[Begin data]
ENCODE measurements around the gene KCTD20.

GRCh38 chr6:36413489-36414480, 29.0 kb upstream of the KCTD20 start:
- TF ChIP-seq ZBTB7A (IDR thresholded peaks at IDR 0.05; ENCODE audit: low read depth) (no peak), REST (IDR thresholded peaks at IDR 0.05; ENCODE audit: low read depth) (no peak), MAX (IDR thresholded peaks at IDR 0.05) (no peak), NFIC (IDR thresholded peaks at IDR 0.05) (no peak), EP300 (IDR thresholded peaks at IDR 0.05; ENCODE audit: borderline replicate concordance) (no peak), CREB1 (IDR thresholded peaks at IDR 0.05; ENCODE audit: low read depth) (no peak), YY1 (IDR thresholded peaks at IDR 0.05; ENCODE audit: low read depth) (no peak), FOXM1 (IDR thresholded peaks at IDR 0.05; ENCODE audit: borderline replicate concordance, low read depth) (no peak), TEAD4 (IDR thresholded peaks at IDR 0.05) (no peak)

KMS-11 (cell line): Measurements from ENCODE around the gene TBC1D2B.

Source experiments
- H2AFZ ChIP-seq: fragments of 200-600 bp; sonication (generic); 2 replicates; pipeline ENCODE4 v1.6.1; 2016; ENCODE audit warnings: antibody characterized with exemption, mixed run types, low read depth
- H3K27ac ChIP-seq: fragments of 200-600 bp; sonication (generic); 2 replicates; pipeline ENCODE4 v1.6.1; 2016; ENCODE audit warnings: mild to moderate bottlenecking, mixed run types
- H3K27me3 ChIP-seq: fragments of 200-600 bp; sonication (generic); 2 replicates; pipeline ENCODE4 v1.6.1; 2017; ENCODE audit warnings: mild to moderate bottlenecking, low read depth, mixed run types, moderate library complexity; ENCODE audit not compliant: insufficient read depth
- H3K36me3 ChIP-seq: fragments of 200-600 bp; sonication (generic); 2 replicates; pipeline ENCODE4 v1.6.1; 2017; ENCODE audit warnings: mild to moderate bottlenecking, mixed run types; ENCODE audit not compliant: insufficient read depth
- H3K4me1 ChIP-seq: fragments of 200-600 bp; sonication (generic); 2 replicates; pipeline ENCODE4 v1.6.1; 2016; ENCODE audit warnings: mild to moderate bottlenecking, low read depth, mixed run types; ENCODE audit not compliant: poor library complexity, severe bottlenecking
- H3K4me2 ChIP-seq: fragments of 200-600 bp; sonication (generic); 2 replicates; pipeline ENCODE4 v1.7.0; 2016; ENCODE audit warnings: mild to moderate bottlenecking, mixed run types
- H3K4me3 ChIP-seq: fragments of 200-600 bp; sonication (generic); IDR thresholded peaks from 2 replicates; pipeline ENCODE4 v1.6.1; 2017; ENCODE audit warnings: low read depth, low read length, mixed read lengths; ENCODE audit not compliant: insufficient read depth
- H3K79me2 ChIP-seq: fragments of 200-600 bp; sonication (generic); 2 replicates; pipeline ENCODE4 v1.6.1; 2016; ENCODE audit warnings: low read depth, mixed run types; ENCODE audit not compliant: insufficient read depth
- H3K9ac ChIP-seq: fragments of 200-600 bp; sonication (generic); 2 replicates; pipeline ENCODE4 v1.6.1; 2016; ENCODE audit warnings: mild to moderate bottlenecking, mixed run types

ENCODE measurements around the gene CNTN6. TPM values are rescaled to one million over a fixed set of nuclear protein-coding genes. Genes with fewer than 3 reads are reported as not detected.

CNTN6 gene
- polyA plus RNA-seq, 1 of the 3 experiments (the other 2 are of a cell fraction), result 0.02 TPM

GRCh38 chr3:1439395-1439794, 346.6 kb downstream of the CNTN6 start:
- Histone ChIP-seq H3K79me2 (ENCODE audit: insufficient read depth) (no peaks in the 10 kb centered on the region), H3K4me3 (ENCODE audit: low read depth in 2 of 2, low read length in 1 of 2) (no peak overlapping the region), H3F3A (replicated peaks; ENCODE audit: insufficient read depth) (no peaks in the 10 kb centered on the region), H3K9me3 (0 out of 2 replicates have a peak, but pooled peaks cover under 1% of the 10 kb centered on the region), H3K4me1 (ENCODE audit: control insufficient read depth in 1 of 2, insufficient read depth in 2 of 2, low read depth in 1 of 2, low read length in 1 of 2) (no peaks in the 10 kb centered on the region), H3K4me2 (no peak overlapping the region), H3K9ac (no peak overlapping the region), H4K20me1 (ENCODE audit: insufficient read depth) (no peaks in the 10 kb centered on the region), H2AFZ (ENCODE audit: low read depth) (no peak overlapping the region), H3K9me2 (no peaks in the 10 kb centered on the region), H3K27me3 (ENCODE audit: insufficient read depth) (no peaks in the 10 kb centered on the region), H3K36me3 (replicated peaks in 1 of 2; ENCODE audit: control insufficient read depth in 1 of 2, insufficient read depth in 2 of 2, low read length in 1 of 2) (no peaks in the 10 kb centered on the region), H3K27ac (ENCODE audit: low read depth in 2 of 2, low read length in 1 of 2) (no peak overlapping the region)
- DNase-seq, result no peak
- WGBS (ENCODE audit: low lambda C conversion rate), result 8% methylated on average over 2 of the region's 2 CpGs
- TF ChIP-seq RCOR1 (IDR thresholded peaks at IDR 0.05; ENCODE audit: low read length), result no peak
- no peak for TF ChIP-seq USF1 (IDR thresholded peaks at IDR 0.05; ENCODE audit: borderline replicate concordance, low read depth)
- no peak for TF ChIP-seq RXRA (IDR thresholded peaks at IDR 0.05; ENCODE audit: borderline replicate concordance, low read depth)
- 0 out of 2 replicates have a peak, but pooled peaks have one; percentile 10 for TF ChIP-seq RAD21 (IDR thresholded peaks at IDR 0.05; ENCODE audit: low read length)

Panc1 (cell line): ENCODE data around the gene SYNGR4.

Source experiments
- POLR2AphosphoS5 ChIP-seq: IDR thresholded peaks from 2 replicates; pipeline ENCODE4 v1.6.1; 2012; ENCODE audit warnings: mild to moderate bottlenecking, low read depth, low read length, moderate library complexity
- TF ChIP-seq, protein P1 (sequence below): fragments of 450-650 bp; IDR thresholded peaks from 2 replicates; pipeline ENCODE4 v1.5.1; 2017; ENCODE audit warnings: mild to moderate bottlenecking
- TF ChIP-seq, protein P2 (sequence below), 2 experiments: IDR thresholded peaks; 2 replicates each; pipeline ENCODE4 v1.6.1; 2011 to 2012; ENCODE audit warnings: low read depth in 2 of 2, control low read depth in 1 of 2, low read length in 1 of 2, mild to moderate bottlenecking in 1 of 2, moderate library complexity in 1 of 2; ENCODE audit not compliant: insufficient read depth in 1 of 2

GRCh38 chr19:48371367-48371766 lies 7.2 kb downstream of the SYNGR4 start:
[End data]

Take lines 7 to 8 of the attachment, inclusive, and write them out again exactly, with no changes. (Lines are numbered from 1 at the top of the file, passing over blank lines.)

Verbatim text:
- H3K27ac ChIP-seq: fragments of 200-600 bp; sonication (generic); 2 replicates; pipeline ENCODE4 v1.6.1; 2016; ENCODE audit warnings: mild to moderate bottlenecking, mixed run types
- H3K27me3 ChIP-seq: fragments of 200-600 bp; sonication (generic); 2 replicates; pipeline ENCODE4 v1.6.1; 2017; ENCODE audit warnings: mild to moderate bottlenecking, low read depth, mixed run types, moderate library complexity; ENCODE audit not compliant: insufficient read depth